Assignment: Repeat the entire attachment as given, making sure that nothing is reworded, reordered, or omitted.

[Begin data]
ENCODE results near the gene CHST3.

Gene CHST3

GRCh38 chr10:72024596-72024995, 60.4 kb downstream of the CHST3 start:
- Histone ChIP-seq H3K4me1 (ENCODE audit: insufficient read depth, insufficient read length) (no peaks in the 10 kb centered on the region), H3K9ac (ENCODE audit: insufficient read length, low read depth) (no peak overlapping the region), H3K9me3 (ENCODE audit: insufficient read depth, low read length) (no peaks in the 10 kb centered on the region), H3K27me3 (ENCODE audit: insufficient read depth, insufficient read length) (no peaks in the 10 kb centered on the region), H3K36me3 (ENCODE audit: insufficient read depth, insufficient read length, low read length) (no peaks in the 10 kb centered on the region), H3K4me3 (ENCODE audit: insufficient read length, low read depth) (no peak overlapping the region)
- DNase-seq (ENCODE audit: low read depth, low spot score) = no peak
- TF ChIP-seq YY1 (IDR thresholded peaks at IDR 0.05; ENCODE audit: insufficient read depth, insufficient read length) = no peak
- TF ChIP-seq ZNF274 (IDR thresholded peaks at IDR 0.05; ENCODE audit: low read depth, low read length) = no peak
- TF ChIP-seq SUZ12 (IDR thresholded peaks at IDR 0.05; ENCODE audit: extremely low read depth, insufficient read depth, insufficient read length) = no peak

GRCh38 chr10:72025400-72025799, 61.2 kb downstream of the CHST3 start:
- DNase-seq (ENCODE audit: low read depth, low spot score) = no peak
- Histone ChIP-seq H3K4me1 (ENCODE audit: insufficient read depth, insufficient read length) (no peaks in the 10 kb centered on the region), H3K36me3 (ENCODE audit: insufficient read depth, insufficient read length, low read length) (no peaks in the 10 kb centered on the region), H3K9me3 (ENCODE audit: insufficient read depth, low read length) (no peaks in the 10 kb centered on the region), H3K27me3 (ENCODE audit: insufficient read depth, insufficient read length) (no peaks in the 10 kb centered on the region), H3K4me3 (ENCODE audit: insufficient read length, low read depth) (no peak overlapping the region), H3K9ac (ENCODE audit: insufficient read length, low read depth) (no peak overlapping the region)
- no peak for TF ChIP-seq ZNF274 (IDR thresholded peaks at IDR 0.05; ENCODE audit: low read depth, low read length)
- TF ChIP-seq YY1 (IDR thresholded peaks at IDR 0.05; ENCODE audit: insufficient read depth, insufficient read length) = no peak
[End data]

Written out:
ENCODE results near the gene CHST3.

Gene CHST3

GRCh38 chr10:72024596-72024995, 60.4 kb downstream of the CHST3 start:
- Histone ChIP-seq H3K4me1 (ENCODE audit: insufficient read depth, insufficient read length) (no peaks in the 10 kb centered on the region), H3K9ac (ENCODE audit: insufficient read length, low read depth) (no peak overlapping the region), H3K9me3 (ENCODE audit: insufficient read depth, low read length) (no peaks in the 10 kb centered on the region), H3K27me3 (ENCODE audit: insufficient read depth, insufficient read length) (no peaks in the 10 kb centered on the region), H3K36me3 (ENCODE audit: insufficient read depth, insufficient read length, low read length) (no peaks in the 10 kb centered on the region), H3K4me3 (ENCODE audit: insufficient read length, low read depth) (no peak overlapping the region)
- DNase-seq (ENCODE audit: low read depth, low spot score) = no peak
- TF ChIP-seq YY1 (IDR thresholded peaks at IDR 0.05; ENCODE audit: insufficient read depth, insufficient read length) = no peak
- TF ChIP-seq ZNF274 (IDR thresholded peaks at IDR 0.05; ENCODE audit: low read depth, low read length) = no peak
- TF ChIP-seq SUZ12 (IDR thresholded peaks at IDR 0.05; ENCODE audit: extremely low read depth, insufficient read depth, insufficient read length) = no peak

GRCh38 chr10:72025400-72025799, 61.2 kb downstream of the CHST3 start:
- DNase-seq (ENCODE audit: low read depth, low spot score) = no peak
- Histone ChIP-seq H3K4me1 (ENCODE audit: insufficient read depth, insufficient read length) (no peaks in the 10 kb centered on the region), H3K36me3 (ENCODE audit: insufficient read depth, insufficient read length, low read length) (no peaks in the 10 kb centered on the region), H3K9me3 (ENCODE audit: insufficient read depth, low read length) (no peaks in the 10 kb centered on the region), H3K27me3 (ENCODE audit: insufficient read depth, insufficient read length) (no peaks in the 10 kb centered on the region), H3K4me3 (ENCODE audit: insufficient read length, low read depth) (no peak overlapping the region), H3K9ac (ENCODE audit: insufficient read length, low read depth) (no peak overlapping the region)
- no peak for TF ChIP-seq ZNF274 (IDR thresholded peaks at IDR 0.05; ENCODE audit: low read depth, low read length)
- TF ChIP-seq YY1 (IDR thresholded peaks at IDR 0.05; ENCODE audit: insufficient read depth, insufficient read length) = no peak